Comparison of direct fluorescent antibody, acridine orange, wet mount, and culture for detection of Trichomonas vaginalis in women attending a public sexually transmitted diseases clinic

Sex Transm Dis. 1989 Jul-Sep;16(3):127-31. doi: 10.1097/00007435-198907000-00002.


To define the performance characteristics of two newer tests for Trichomonas vaginalis (TV), the authors compared direct fluorescent antibody (DFA) (mixed monoclonal antibody, Integrated Diagnostics, Inc, Berkeley, CA) and acridine orange (AO) tests to standard wet mount (WM) preparations and culture (modified Diamond medium) of vaginal wash specimens in consecutively examined women presenting to a public sexually transmitted diseases (STD) clinic. Cultures for Neisseria gonorrhoeae (GC), Chlamydia trachomatis (CT), and yeast were also performed on all patients. Of 104 women, 59 (57%) were infected with one or more pathogens. Trichomonas vaginalis was detected by WM and/or culture in 38 (37%) women and was the most prevalent infection. Of the 38 patients with TV, 95% were detected by culture, 83% by DFA, 66% by AO, and 66% by WM. An additional patient was DFA positive but negative for TV by all other methods. The sensitivity of DFA was superior to AO and WM in women with TV infection alone (96% compared to 67% and 53%, respectively). It was comparable to AO and WM in women with multiple infections (67% compared to 53% and 73%). Even in the presence of other pathogens, DFA appears to be a reasonable alternative to culture for detection of TV. In addition, DFA is rapid, easy to perform, and relatively inexpensive.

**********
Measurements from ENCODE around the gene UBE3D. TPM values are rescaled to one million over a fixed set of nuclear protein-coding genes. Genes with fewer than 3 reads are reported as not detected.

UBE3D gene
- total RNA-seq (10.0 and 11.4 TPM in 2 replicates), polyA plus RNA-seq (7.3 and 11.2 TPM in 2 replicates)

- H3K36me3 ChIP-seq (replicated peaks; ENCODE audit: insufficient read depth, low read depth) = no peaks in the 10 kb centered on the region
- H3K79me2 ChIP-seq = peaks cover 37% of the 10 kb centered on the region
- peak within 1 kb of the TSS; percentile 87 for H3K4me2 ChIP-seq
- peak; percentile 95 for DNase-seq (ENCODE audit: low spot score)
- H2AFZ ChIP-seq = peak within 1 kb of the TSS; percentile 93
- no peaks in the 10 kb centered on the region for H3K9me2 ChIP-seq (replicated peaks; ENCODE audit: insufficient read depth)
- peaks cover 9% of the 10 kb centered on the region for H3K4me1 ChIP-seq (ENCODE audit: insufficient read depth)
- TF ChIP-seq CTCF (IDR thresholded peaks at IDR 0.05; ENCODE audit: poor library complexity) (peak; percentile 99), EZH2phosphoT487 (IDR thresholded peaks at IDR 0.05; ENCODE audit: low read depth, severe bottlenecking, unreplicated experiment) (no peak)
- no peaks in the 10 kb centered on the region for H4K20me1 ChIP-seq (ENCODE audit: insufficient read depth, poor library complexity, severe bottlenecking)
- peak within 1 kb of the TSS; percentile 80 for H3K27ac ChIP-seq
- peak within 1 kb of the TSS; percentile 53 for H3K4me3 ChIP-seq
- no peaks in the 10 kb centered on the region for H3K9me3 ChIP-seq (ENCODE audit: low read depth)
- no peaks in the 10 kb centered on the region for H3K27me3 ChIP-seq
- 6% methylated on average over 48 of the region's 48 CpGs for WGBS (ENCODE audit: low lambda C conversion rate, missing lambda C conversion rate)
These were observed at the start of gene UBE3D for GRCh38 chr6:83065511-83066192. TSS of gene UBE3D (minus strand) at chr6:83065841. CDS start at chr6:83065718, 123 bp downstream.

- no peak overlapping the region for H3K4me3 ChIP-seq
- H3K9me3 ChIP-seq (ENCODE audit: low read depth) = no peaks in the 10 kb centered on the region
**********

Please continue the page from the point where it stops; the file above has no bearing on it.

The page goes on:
Publication types

  • Comparative Study

MeSH terms

  • Acridine Orange
  • Animals
  • Female
  • Fluorescent Antibody Technique
  • Humans
  • Predictive Value of Tests
  • Sexually Transmitted Diseases / diagnosis*
  • Staining and Labeling
  • Trichomonas Vaginitis / diagnosis*
  • Trichomonas vaginalis / isolation & purification*
  • Vagina / microbiology*


  • Acridine Orange